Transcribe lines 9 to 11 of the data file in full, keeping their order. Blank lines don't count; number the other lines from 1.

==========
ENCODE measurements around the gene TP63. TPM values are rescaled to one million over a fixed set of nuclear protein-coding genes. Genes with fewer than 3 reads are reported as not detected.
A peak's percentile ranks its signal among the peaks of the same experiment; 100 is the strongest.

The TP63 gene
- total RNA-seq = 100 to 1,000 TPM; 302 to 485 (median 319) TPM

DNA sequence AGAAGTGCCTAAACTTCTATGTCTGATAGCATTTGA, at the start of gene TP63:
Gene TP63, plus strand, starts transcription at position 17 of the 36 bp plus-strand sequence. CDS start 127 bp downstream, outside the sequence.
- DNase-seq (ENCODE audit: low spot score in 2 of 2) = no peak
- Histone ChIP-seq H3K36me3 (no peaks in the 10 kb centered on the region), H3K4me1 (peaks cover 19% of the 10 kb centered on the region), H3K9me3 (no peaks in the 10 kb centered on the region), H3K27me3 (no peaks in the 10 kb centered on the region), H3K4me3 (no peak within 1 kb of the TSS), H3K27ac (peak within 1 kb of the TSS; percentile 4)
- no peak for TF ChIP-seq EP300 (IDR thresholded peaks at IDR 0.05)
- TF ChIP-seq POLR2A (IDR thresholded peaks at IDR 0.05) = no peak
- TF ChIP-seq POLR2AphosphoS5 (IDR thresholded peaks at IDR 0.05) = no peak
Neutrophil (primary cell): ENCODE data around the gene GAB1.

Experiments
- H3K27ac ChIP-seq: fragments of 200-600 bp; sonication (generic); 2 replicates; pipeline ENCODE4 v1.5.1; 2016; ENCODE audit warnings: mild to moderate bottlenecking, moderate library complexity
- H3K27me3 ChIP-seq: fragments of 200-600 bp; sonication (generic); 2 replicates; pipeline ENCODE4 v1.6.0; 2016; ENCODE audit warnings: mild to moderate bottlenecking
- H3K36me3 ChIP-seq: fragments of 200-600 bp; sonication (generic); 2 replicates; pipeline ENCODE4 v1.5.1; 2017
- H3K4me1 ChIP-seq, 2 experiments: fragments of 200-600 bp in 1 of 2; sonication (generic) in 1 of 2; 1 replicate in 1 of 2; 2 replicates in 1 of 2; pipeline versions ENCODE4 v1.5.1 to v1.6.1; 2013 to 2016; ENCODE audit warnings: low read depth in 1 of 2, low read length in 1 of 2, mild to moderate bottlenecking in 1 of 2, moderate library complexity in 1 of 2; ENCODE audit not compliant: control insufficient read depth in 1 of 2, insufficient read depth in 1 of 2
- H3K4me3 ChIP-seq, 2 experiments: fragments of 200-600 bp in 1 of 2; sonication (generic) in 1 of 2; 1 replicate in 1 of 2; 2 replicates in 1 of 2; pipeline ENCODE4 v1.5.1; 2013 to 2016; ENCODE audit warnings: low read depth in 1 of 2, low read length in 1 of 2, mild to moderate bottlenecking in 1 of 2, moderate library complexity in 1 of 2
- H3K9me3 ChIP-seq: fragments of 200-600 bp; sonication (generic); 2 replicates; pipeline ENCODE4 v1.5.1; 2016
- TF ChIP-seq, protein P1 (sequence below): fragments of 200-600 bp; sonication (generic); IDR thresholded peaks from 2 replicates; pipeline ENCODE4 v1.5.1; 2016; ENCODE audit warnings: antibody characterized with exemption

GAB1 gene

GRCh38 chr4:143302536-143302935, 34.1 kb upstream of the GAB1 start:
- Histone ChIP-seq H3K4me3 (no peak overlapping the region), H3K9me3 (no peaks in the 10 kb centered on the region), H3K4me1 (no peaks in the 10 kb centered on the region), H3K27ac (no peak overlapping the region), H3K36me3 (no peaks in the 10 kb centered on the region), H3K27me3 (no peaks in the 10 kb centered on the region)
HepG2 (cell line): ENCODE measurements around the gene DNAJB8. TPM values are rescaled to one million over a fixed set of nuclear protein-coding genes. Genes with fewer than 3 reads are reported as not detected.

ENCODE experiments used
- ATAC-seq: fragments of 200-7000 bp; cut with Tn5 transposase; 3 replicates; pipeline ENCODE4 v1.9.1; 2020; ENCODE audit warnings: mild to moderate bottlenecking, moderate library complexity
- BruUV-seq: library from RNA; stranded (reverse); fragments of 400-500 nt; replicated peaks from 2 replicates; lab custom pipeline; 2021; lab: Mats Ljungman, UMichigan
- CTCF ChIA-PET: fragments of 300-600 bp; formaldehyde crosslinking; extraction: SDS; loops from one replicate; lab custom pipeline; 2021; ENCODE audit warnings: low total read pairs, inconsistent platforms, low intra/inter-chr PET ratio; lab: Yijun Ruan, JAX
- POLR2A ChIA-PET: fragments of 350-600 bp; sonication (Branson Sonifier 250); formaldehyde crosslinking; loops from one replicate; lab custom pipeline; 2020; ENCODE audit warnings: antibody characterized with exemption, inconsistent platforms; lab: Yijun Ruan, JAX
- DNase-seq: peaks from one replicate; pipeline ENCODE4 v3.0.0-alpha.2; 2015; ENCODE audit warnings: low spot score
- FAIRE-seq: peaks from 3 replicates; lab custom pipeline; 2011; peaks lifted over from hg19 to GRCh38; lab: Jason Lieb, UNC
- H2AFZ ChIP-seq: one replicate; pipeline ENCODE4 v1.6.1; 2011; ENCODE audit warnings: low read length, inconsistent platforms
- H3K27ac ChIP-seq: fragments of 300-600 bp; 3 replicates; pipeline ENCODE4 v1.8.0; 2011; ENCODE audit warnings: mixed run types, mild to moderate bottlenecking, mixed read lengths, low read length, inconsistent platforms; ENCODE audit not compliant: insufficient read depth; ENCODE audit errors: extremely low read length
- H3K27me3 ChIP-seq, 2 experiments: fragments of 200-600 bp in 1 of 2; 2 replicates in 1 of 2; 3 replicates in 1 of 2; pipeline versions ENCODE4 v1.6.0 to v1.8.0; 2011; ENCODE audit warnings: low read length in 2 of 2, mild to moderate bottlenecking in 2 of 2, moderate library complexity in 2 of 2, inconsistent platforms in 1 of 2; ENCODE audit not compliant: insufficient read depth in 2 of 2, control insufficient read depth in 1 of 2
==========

- no peak for TF ChIP-seq EP300 (IDR thresholded peaks at IDR 0.05)
- TF ChIP-seq POLR2A (IDR thresholded peaks at IDR 0.05) = no peak
- TF ChIP-seq POLR2AphosphoS5 (IDR thresholded peaks at IDR 0.05) = no peak